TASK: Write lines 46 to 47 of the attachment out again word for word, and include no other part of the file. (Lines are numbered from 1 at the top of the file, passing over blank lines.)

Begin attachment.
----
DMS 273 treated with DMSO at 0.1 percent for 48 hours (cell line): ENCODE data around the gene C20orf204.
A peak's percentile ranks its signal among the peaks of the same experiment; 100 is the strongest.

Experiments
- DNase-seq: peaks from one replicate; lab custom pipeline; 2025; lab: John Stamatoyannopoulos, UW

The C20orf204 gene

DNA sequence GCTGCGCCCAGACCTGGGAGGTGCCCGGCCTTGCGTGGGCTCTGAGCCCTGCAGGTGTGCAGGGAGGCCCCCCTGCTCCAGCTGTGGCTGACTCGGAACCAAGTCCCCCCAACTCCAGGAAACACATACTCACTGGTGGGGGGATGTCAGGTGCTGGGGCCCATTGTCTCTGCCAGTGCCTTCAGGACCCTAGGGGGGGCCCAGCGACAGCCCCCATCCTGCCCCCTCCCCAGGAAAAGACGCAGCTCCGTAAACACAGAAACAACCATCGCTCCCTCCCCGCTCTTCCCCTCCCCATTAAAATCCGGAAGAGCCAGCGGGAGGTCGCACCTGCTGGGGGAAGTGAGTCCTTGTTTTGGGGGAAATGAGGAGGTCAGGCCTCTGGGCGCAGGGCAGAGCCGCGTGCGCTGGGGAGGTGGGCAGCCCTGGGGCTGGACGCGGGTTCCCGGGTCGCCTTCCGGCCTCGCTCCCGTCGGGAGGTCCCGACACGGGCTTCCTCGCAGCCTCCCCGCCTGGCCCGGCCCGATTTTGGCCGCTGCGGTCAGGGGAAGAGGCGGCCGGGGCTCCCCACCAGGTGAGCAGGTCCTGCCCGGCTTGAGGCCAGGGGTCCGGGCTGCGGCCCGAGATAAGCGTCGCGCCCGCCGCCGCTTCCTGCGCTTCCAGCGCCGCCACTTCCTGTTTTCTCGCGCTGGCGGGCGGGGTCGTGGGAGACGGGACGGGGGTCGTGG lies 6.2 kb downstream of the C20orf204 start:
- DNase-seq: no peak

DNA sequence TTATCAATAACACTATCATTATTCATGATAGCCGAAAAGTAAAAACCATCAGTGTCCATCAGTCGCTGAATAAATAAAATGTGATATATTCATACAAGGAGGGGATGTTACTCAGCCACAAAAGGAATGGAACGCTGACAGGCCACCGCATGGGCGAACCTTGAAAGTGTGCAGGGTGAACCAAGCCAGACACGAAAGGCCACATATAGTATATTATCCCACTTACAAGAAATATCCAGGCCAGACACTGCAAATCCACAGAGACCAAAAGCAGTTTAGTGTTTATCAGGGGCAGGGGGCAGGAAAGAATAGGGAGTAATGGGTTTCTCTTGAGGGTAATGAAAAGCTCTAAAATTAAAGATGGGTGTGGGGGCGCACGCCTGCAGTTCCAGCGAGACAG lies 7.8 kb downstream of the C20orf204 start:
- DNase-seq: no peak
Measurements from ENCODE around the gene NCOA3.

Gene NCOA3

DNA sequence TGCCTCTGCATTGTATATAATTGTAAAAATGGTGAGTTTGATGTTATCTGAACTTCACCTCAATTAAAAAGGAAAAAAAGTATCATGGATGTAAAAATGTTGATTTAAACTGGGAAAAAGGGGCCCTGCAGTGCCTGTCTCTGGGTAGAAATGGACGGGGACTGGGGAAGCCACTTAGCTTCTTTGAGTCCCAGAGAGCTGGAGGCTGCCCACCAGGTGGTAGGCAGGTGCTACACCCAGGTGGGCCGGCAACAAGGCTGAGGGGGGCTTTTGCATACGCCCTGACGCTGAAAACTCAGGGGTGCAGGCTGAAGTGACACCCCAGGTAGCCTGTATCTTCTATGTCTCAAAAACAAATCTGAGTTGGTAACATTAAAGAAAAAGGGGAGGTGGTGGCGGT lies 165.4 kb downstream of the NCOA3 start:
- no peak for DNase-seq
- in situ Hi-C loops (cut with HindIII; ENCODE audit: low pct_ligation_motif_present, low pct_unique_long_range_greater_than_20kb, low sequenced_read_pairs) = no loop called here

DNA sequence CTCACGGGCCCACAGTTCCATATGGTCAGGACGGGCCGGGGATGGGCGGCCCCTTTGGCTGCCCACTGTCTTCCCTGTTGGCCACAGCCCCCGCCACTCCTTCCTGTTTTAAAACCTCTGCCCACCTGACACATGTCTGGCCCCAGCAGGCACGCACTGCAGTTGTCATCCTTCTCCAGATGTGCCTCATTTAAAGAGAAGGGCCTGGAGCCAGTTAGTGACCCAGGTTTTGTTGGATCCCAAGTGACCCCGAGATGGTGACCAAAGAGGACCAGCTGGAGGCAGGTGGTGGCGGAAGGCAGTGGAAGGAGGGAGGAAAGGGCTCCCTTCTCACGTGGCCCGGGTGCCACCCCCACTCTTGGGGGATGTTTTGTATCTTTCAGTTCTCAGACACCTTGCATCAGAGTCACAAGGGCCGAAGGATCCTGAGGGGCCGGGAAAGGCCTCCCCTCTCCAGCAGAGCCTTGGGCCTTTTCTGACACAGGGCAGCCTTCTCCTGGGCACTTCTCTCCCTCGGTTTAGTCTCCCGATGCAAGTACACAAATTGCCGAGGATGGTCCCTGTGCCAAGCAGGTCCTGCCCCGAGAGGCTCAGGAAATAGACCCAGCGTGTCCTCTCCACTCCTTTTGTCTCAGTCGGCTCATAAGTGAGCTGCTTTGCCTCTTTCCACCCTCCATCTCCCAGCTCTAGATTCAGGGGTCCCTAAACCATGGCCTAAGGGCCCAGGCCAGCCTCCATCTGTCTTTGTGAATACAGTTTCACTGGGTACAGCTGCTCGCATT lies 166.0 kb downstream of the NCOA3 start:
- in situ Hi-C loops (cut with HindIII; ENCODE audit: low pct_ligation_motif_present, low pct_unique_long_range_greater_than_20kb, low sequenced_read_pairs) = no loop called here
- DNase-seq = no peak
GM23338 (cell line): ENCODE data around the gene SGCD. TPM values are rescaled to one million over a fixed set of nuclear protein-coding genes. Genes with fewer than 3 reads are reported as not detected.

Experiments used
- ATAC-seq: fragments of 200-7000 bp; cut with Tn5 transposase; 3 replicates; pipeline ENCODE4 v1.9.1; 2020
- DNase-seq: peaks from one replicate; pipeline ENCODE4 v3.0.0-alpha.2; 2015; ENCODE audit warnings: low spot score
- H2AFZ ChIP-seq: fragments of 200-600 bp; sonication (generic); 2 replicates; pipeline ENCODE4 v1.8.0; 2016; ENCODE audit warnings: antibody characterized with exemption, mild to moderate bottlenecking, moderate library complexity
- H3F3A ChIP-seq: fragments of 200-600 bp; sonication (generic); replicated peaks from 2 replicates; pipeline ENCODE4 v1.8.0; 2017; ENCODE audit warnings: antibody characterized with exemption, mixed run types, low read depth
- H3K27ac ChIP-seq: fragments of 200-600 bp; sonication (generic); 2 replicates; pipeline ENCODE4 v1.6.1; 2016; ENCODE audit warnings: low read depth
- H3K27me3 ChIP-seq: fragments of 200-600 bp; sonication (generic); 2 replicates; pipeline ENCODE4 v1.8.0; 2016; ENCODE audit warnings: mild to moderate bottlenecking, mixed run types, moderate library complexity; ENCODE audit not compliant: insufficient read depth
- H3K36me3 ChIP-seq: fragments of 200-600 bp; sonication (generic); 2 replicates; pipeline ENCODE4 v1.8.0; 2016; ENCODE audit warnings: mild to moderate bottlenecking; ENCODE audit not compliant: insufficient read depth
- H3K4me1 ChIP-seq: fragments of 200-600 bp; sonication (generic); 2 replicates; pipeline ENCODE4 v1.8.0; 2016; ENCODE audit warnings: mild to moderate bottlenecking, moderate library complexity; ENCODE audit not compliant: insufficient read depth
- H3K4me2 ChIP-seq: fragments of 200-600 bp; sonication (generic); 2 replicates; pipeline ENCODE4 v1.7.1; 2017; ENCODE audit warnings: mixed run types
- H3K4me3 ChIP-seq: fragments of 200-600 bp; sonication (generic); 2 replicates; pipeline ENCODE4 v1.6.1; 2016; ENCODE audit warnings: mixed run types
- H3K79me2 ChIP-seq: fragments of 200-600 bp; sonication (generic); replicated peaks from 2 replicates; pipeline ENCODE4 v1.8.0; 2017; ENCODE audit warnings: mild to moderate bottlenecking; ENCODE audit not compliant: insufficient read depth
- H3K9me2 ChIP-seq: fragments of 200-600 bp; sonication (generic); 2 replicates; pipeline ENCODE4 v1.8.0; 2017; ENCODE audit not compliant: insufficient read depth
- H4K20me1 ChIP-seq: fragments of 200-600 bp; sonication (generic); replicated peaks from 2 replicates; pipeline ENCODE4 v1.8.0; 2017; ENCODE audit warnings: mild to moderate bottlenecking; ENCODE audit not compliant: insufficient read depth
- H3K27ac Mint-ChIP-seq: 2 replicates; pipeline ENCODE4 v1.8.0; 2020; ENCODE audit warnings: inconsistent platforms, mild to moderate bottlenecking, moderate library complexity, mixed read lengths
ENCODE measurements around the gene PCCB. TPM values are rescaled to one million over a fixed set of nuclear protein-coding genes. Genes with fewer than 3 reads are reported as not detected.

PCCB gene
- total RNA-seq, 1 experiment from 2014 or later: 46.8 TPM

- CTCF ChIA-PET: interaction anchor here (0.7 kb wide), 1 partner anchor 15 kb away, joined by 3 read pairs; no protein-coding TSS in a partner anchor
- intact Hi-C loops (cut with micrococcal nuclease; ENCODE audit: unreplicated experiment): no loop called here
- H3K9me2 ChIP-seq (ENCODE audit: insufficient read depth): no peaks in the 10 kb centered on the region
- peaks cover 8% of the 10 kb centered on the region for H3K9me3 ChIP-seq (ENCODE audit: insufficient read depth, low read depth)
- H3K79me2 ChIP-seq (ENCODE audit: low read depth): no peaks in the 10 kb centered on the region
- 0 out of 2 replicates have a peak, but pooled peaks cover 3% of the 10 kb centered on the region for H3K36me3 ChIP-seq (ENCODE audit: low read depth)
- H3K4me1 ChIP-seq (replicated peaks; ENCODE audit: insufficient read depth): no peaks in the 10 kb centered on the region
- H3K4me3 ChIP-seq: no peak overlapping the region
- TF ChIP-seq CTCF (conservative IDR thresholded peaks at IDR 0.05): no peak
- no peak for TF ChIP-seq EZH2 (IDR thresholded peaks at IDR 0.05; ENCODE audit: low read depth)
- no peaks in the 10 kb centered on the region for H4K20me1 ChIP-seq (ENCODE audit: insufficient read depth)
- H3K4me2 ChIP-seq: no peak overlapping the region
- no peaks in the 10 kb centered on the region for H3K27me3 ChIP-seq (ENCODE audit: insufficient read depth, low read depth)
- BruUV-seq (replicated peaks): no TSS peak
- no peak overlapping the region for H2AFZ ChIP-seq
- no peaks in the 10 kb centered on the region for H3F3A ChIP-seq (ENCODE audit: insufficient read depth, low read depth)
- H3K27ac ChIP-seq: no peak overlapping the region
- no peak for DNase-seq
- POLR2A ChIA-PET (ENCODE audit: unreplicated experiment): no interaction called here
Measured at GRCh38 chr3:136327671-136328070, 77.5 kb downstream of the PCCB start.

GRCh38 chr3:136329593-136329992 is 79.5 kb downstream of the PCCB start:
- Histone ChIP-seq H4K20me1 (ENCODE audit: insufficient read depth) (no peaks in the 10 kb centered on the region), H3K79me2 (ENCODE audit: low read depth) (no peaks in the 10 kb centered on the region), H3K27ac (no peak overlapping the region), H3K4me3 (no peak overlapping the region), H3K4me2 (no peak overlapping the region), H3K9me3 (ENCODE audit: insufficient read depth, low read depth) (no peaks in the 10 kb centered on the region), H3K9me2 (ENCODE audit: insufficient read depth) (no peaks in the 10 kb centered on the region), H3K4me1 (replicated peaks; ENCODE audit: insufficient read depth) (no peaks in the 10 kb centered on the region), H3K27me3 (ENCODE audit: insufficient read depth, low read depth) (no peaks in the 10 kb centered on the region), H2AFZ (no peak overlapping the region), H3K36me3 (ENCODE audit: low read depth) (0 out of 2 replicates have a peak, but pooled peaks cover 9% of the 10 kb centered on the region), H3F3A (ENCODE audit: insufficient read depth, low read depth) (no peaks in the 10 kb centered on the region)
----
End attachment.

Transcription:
- no peak for TF ChIP-seq EZH2 (IDR thresholded peaks at IDR 0.05; ENCODE audit: low read depth)
- no peaks in the 10 kb centered on the region for H4K20me1 ChIP-seq (ENCODE audit: insufficient read depth)